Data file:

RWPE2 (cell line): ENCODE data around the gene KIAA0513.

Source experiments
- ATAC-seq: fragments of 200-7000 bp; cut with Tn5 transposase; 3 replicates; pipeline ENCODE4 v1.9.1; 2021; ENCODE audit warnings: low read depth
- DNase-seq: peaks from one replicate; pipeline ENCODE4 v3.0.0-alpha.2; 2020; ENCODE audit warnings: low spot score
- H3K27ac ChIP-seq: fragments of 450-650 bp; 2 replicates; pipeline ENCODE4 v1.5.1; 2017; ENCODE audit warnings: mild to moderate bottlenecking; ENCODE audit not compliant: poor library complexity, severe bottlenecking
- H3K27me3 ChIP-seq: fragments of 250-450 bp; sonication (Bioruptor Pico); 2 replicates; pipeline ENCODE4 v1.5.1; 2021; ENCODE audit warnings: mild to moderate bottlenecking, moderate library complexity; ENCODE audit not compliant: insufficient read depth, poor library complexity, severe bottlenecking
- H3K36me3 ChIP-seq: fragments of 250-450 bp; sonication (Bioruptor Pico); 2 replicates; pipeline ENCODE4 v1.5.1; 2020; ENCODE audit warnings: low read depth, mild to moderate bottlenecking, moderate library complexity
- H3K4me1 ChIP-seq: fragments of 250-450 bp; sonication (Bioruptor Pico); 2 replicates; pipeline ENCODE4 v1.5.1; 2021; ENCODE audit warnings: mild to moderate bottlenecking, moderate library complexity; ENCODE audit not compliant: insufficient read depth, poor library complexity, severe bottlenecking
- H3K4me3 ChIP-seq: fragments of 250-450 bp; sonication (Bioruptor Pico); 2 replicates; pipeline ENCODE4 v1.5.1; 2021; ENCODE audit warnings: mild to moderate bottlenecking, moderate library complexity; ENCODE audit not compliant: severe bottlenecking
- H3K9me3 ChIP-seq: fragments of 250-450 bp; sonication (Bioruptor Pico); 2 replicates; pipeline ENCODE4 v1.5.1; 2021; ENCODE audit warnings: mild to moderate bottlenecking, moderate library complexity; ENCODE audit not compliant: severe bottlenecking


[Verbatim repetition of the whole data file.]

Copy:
RWPE2 (cell line): ENCODE data around the gene KIAA0513.

Source experiments
- ATAC-seq: fragments of 200-7000 bp; cut with Tn5 transposase; 3 replicates; pipeline ENCODE4 v1.9.1; 2021; ENCODE audit warnings: low read depth
- DNase-seq: peaks from one replicate; pipeline ENCODE4 v3.0.0-alpha.2; 2020; ENCODE audit warnings: low spot score
- H3K27ac ChIP-seq: fragments of 450-650 bp; 2 replicates; pipeline ENCODE4 v1.5.1; 2017; ENCODE audit warnings: mild to moderate bottlenecking; ENCODE audit not compliant: poor library complexity, severe bottlenecking
- H3K27me3 ChIP-seq: fragments of 250-450 bp; sonication (Bioruptor Pico); 2 replicates; pipeline ENCODE4 v1.5.1; 2021; ENCODE audit warnings: mild to moderate bottlenecking, moderate library complexity; ENCODE audit not compliant: insufficient read depth, poor library complexity, severe bottlenecking
- H3K36me3 ChIP-seq: fragments of 250-450 bp; sonication (Bioruptor Pico); 2 replicates; pipeline ENCODE4 v1.5.1; 2020; ENCODE audit warnings: low read depth, mild to moderate bottlenecking, moderate library complexity
- H3K4me1 ChIP-seq: fragments of 250-450 bp; sonication (Bioruptor Pico); 2 replicates; pipeline ENCODE4 v1.5.1; 2021; ENCODE audit warnings: mild to moderate bottlenecking, moderate library complexity; ENCODE audit not compliant: insufficient read depth, poor library complexity, severe bottlenecking
- H3K4me3 ChIP-seq: fragments of 250-450 bp; sonication (Bioruptor Pico); 2 replicates; pipeline ENCODE4 v1.5.1; 2021; ENCODE audit warnings: mild to moderate bottlenecking, moderate library complexity; ENCODE audit not compliant: severe bottlenecking
- H3K9me3 ChIP-seq: fragments of 250-450 bp; sonication (Bioruptor Pico); 2 replicates; pipeline ENCODE4 v1.5.1; 2021; ENCODE audit warnings: mild to moderate bottlenecking, moderate library complexity; ENCODE audit not compliant: severe bottlenecking